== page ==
For the experimental analysis we used the same computation of normalized tag intensities, outlier masking, and saturation correction as published previously22,41. Sensitivity was computed as median absolute deviation logarithmic (MADL) score for each compound/concentration combination, then gene-wise z-scores based on a robust parametric estimation of gene variability from >3000 different profiles allowing for up to 15% outliers were computed as described in detail22. Profiles were visualized using TIBCO Spotfire 7.9–10.3.

Selection of drug-resistant S. cerevisiae

Strain BY4743∆8, derived from BY4741 but deleted for eight genes involved in drug resistance (efflux pumps: SNQ2, PDR5, and YOR1; transcription factors: PDR1, PDR2, PDR3, YAP1, and YRM1) was incubated in 2.5% ethylmethane sulfonate until only 50% of the cells formed colonies. A total of 2 × 107 mutagenized cells were plated on two 14-cm dishes with synthetic complete medium (0.7 g/l Difco yeast nitrogen base w/o amino acids, 0.79 g/l MPbio CSM amino acid mixture, and 2% Glucose) containing 500 nM jawsamycin. After 4 days resistant colonies could be isolated and resistance confirmed by restreaking on selective medium. Genomic DNA extraction, whole-genome sequencing and focused sequencing to confirm findings were performed as published22. Mutations were cloned into non-mutagenized wild-type cells and fold resistance compared to wild-type assessed by dose-response testing.

Mammalian cell cytotoxicity testing

Effects on mammalian HCT116 cells, (CCL-247, ATCC) were assayed by testing serially diluted compounds in 384-well plates seeded with 750 cells/well in DMEM high glucose, Glutamax, pyruvate medium (31966047, Life Technologies). DMSO was normalized to 0.2%. Viability was read by following the CellTiter-Glo protocol (G7573, Promega) after 96 h compound treatment.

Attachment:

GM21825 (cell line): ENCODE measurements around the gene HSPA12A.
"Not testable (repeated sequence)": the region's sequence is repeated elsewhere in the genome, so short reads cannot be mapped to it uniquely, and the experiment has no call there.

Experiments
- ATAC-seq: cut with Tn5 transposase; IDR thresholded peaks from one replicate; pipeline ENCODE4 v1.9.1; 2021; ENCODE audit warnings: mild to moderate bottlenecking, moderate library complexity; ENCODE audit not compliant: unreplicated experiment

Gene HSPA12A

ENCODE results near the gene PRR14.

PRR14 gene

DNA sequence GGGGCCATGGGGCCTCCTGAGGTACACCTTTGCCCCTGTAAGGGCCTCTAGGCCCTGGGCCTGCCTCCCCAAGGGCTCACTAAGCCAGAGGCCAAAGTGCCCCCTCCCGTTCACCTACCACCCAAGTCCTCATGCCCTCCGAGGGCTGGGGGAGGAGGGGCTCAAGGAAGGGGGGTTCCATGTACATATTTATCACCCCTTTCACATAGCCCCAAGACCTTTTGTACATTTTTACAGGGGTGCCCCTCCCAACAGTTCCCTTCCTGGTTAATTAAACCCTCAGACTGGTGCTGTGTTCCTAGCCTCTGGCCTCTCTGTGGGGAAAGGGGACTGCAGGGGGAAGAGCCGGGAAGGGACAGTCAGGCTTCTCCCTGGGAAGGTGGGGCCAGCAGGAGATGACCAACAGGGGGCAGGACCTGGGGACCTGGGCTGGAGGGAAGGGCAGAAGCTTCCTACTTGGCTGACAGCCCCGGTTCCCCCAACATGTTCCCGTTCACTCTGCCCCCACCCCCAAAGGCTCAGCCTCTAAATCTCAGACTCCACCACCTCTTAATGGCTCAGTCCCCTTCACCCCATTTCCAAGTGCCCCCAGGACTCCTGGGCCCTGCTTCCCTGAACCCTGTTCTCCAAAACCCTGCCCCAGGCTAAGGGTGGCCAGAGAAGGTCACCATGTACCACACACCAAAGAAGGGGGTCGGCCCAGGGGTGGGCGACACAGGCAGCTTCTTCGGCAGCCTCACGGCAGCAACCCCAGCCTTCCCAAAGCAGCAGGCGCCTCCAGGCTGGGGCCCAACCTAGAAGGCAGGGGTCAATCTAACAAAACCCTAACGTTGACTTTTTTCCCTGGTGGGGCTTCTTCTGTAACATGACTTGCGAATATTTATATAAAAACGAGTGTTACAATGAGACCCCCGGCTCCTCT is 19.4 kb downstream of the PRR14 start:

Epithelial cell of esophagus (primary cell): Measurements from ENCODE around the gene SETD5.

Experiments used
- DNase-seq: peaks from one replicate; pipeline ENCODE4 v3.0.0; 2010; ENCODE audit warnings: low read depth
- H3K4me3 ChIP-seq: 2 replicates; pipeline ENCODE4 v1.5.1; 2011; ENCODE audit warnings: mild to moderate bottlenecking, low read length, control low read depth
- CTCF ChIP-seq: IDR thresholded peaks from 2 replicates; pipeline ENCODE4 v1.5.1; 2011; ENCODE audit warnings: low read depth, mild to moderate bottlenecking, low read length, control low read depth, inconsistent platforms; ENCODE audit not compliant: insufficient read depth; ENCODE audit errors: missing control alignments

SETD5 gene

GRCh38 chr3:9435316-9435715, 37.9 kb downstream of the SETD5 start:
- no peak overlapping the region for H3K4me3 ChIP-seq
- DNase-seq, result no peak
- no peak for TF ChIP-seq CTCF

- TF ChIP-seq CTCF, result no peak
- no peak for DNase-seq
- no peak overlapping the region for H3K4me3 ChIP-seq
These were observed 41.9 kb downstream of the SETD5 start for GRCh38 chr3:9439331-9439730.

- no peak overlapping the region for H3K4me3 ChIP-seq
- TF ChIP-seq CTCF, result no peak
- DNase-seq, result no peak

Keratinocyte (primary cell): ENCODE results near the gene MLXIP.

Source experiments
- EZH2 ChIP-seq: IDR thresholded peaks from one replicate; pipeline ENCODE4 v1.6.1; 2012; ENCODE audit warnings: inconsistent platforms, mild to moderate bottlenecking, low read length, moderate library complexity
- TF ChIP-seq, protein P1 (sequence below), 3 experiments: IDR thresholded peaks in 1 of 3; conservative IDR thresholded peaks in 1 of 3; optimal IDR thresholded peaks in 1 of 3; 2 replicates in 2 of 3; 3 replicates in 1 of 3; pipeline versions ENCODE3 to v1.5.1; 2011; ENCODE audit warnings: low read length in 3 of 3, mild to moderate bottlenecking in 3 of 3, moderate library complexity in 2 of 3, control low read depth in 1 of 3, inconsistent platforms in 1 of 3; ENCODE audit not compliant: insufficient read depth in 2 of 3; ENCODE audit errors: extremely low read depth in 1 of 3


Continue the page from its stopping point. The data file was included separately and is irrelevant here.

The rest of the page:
A 50% benzalkonium chloride solution (63249, Sigma Aldrich) was used as cytotoxic, positive, and full inhibition control. This reagent was chosen as it is inexpensive, stable, results in a steep inhibition curve, and does not interfere with a large range of readouts and safe for handling. The WST-1 cytotoxicity/proliferation assay was performed according to manufacturer’s instructions (Roche Cat # 11 644 807 001) to test compounds for growth inhibition over 72 h in 3 mammalian cell lines: HEK293 (CRL11268, ATCC), K562 (CCL-243,ATCC), and HEPG2 (HB-8065, ATCC). Effects on PIG-A and GPI-anchored proteins were tested by the FLAER assay29 as follows: 50,000 cells/well were seeded in a 6-well plate and incubated the following day ±jawsamycin. After 4 days treatment, the cells were split and stained using a 1:100 dilution of the FLAER reagent (FLAER Alexa Fluor 488 proaerolysin, FL2S, Cedarlanelabs) in PBS + 3%BSA for 20 min. For genetic perturbation of PIG-A we used a stably expressing Cas9 HCT116 cell line and transduced it with a lentiviral construct encoding for the sgRNA. The crRNA part contained the following sequence against PIG-A: TGGCGTGGAAGAGAGCATCA and as control a sgRNA containing a non-targeting crRNA sequence was used: GTAGCGAACGTGTCCGGCGT. To allow for editing and protein depletion cells were analyzed 11 days after transduction and stained as described above. The cells were analyzed on a BD FACSAria Fusion using FACSDiva 8.0.1 and FlowJo 10.1r1. 10,000 events were recorded. For jawsamycin effect testing, untreated, and unstained cells were used to set the gates for negative events. Untreated, FLAER-stained cells were used to set the gates for positive events. In the genetic control experiment, FLAER-stained cells with the non-targeting sgRNA were used to set gates for positive events and unstained cells were used as a negative control. Raw data and gate setting images are provided in the Source Data file.